A Fine Line Between Self-Awareness and Development

        Some of you are aware of this, but many of you are probably not.  My roots are actually in education.  I've taught social studies at the high school level for the past seven years and am reminded of one of the characteristics of adolescence from a Sociology course I caught a few years back as I write this morning.  The characteristic I am thinking of is called "Search for self" and refers to the very tenuous nature of what high school kids are experiencing as they try to find themselves.  They are no longer little kids who blindly follow the direction of all adults, but they are not yet adults themselves.  It's a period of self-discovery that is crucial for development not only as athletes but as people.  That is part of what makes coaching at the high school level both so special and so important.  We really have the chance to make an impact on people.

        So where am I going with this?  Well, one of the most crucial concepts in sport psychology to me is self-awareness.  This involves knowing both strengths and weaknesses as a player/coach and person as well as understanding the connection between the two.  Who we are as people absolutely has an impact on who we are as players or as coaches.  For example, I was a perfectionist growing up.  Although it helped in developing a strong work ethic, it hurt my perception of what was tolerable in performance.  I actually thought I should get a hit every single at-bat in high school!  To expect to get a hit every time up is one thing, but the way I handled the inevitable getting out more often than not was unhealthy.  This also affected how I took criticism from coaches.  I didn't do very well when I felt like criticism was questioning my work on my swing.  In hindsight, the mental coach in me would tell myself to focus on the message not the delivery from the coaches.  I'd tell myself not to be so extrinsically motivated by how my coaches perceived me.  The mental coach in me today would also tell coaches that how you handle a perfectionist should be different than how you handle someone who is haphazard in everything they do.  But Coach Ehrlich, I thought we are supposed to treat everyone the same?  Only if you don't want to be as effective as possible.

        So, what can we do with this information?  The real message I wanted to send with the post is there is fine line between being self-aware and still looking to develop as a player and person.  Dealing with high school players is going to be different than working with ten  year professionals.  At the high school level, athletes are rapidly changing as they garner more experience and mature both physically and mentally.  What made them successful as a ninth grader would hopefully evolve as they grow.  Therefore, a delicate balance is necessary between accepting who one's self is but still looking to improve.  It would be viewed as unacceptable, as an example, for a player to just say, "Well, being lazy is just who I have always been."  To accept this would be against our DNA as coaches.  Instead, a followup for the player would be something to the effect of, "Well are you okay with being the player you have always been?"  The answer would be indicative of what a player's future goals are.  If he is okay with just being an average player, then that is ultimately his decision.  You then don't stop coaching him up, but it honestly keeps you from driving yourself crazy wanting it for him.  If he wants to be a "dude," then hopefully it clicks for the player to make an adjustment.  That "got it" moment may be what helps the player to then accept coaching to the point of being pushed to become as good as possible.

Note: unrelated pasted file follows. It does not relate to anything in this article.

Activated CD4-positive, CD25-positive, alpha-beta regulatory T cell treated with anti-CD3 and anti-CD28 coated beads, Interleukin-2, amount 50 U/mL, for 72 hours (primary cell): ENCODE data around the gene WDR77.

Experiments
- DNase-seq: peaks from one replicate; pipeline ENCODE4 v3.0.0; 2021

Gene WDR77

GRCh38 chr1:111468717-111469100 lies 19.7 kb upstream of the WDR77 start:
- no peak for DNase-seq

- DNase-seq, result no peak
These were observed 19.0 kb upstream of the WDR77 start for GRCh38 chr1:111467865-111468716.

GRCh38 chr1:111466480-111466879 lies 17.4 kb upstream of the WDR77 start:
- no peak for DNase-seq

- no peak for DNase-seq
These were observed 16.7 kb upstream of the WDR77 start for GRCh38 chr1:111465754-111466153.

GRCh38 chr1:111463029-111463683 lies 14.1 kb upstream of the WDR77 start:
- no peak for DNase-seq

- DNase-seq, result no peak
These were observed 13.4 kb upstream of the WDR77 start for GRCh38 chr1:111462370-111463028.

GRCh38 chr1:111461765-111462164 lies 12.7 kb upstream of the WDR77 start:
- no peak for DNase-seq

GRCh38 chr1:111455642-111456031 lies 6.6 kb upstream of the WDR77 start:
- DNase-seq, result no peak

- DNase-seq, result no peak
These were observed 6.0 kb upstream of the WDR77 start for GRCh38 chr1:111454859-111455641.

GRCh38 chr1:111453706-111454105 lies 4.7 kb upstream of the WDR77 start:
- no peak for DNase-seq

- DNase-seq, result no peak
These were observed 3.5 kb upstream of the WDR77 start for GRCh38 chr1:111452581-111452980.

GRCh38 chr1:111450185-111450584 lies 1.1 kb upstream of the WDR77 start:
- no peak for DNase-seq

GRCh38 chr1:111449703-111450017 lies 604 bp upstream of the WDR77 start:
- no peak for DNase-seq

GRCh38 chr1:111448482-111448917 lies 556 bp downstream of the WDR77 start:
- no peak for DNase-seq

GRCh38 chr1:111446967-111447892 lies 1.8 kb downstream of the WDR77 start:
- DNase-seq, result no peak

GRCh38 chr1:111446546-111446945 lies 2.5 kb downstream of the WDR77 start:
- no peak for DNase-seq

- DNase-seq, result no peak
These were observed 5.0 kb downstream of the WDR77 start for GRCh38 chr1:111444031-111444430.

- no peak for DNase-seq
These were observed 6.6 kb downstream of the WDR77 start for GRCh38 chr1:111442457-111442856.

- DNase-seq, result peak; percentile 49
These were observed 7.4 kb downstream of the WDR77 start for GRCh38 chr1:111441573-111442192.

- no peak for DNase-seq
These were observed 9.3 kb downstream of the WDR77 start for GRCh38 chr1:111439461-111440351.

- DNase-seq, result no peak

In conclusion, I would like you to consider this point.  Being you is one of the greatest character traits I admire in both athletes and people.  I think the most exceptional of athletes are able to know what their strengths are and to play to those strengths as often as possible.  I'm also reminded of what has become one of my favorite quotes from a surprising "expert" in the field of sport psychology, Dr. Seuss.  "Today you are You.  That is truer than true.  There is no one alive who is Youer than You."  That quote will always be true.  What we have to challenge ourselves to do as people and players/coaches is to accept that while still looking to become the greatest version of ourselves possible.  When we stop learning, after all, we stop living.


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